a third transistor scaled to match the first input transistor and having a third gate electrode coupled to the first gate electrode, a third drain and a third source coupled to the first source;
a fourth transistor having a fourth gate electrode, a fourth drain coupled to the third drain and a fourth source;
a fifth transistor scaled to match the fourth transistor and having a fifth gate electrode coupled to the fourth gate electrode and coupled to the fourth drain, a fifth drain and a fifth source;
a sixth transistor having a sixth gate electrode, a sixth drain coupled to the fifth drain and a sixth source coupled to the second source; and
a second output transistor having a seventh gate electrode, a seventh drain and a seventh source coupled to the second drain;
a second input transistor having an eighth gate electrode, an eighth drain coupled to the first gate electrode and an eighth source coupled to the first drain, the sixth gate electrode being coupled to the fifth drain, the sixth, seventh and eighth gate electrodes being coupled together.
11. A camera comprising a sensor including at least one DAC circuit, the at least one DAC circuit comprising a reference input transistor, a plurality of current steered current sources each coupled to the reference input transistor and configured to provide a combined current source output, and an output current mirror having an input coupled to the combined current source output, the output current mirror comprising:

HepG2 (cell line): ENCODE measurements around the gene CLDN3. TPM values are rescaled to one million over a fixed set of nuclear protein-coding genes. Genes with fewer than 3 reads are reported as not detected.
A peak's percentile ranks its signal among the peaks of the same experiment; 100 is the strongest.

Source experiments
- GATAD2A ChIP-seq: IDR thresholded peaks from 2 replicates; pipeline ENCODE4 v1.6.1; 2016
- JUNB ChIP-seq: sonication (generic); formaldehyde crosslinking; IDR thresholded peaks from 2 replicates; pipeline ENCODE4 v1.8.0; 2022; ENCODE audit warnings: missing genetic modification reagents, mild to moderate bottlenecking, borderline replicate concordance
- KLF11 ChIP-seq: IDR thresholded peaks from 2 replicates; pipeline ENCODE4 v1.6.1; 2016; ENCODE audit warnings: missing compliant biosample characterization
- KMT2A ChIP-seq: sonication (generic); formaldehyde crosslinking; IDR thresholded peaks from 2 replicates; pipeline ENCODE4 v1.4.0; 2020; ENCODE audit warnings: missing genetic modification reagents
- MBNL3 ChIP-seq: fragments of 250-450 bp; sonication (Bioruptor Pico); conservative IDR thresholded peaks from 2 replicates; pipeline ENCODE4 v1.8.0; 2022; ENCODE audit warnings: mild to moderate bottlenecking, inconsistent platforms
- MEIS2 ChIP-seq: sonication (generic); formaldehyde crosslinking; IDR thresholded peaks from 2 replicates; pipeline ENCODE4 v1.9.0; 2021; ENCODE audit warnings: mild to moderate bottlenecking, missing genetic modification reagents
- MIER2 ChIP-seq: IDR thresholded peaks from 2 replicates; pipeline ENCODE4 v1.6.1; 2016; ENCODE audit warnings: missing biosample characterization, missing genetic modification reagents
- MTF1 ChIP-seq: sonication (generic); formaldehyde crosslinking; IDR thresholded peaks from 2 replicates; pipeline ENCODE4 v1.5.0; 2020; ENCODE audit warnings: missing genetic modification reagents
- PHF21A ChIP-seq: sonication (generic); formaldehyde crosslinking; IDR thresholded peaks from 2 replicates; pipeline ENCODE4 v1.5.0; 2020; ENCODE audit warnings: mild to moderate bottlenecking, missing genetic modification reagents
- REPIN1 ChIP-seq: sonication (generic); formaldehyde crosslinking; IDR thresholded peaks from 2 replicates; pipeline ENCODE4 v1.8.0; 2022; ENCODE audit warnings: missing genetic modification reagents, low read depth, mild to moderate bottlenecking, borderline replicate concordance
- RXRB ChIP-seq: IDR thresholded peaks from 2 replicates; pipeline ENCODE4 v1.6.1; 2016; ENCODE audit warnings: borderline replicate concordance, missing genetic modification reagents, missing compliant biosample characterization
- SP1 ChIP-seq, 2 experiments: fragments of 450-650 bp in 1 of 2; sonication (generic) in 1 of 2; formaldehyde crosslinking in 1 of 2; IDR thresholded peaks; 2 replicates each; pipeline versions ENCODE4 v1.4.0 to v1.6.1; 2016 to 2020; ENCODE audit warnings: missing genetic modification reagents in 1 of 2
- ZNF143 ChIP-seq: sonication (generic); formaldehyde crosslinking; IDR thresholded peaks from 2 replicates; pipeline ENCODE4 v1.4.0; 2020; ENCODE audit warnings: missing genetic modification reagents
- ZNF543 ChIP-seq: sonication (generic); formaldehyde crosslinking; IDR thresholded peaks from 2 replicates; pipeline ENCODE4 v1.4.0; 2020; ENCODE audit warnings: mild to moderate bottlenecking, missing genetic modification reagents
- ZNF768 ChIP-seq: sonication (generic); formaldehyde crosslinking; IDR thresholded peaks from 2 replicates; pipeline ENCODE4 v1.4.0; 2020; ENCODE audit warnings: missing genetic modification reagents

an input transistor having a first gate electrode, a first drain coupled to the first gate electrode, and a first source;
a first output transistor having a second gate electrode, a second drain and a second source, the first and second gate electrodes being coupled together and to the combined current source output, the first and second sources being coupled together, the first output transistor being scaled to pass an output current between the second drain and second source that is a predetermined proportion of an input current passed between the first drain and the first source;